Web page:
Last year, MyPillow CEO Mike Lindell made the extraordinary claim that 100,000 votes in Alabama were "flipped" during the 2020 election.
At the time, Secretary of State John Merrill insisted such a feat would be impossible given there was no way Alabama's voting machines could be accessed from the outside to "flip" votes.
Last week, Lindell endorsed State Auditor Jim Zeigler, a candidate for the GOP nod for the open Secretary of State position soon to be vacated by Merrill. Lindell in his endorsement said Alabamians need "a Secretary of State who will stand firm in the fight for election integrity and be a protector of the people’s vote."
One of Zeigler's Republican opponents, State Rep. Wes Allen (R-Troy), backed Merrill's earlier claim.
He explained during an appearance on Mobile radio FM Talk 106.5 that Alabama's voting machines were not vulnerable to attacks from beyond the machine, given it was not possible for those machines to be connected to an outside network, including the internet.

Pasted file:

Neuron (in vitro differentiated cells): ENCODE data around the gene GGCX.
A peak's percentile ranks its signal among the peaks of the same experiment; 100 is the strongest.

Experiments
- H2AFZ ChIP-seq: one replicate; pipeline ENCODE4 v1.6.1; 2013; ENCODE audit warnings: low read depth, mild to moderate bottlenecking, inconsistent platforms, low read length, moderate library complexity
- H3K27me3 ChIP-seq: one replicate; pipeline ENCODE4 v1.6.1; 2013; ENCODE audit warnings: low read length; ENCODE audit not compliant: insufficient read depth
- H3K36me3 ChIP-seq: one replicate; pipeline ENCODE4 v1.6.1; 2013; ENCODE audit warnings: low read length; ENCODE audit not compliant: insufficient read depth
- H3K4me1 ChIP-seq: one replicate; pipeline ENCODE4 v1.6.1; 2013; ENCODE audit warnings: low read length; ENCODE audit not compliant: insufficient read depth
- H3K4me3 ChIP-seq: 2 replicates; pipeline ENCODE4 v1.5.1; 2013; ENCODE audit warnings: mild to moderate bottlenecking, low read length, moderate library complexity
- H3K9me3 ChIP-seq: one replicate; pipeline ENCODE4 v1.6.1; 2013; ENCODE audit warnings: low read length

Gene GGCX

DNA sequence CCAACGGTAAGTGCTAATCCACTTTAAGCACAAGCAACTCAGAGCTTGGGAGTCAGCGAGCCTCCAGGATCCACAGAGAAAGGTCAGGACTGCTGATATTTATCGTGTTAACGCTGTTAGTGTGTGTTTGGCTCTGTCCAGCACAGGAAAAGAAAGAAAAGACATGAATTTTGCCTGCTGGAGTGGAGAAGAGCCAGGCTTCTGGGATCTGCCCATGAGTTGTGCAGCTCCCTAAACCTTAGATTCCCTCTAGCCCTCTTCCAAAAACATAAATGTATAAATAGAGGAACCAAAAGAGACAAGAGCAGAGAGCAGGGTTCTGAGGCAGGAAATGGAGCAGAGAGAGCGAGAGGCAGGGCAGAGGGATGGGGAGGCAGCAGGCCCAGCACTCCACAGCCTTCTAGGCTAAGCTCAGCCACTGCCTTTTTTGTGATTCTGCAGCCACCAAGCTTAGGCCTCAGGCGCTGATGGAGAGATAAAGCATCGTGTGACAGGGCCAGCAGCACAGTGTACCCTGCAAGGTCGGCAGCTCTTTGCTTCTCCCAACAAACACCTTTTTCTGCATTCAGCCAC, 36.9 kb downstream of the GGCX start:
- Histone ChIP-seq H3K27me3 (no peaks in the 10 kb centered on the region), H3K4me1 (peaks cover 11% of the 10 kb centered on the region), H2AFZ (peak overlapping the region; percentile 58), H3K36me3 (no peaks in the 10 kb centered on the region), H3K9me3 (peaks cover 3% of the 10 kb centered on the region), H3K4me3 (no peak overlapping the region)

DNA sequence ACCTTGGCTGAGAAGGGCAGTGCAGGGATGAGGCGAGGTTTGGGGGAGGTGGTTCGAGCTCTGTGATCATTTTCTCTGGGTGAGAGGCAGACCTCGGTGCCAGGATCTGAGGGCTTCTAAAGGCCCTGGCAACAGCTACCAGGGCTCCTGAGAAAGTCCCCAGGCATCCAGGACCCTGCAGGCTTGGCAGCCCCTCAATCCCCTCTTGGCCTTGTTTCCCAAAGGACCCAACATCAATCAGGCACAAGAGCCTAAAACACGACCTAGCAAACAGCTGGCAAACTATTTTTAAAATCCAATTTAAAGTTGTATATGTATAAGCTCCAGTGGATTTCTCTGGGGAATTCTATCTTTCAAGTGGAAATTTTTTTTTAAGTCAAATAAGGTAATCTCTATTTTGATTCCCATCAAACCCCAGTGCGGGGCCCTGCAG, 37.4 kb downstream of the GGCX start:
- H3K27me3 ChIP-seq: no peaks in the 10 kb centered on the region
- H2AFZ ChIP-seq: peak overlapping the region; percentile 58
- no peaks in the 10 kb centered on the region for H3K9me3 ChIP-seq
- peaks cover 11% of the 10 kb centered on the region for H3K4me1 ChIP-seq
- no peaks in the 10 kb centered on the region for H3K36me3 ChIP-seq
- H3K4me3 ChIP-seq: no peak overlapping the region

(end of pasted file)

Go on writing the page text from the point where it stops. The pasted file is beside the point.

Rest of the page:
"I can tell you when I was a probate judge and the chief elections administrator for Pike County and ran a lot of elections in Pike County -- I have certified the machines," Allen said. "We have tested the machines. Our machines in Alabama do not have modems. They cannot be connected to the internet. I tell [people] that when I'm out on the campaign trail all the time, and people are concerned about what they saw around the country. They just want to make sure we've got safe secure elections in Alabama.
"I understand that question. But our machines do not have modems, so they cannot be connected. The only plugs the machines have is the one you plug into the wall to have electricity. And so, I just want the people of Alabama to understand our machines are not connected, nor can they be connected, to the internet. It can't be connected through Bluetooth. It can't be connected through the wall. I didn't see any of that in Alabama when I was a probate judge. I didn't see it last time. But I certainly understand the concern of the people about what they saw in other states."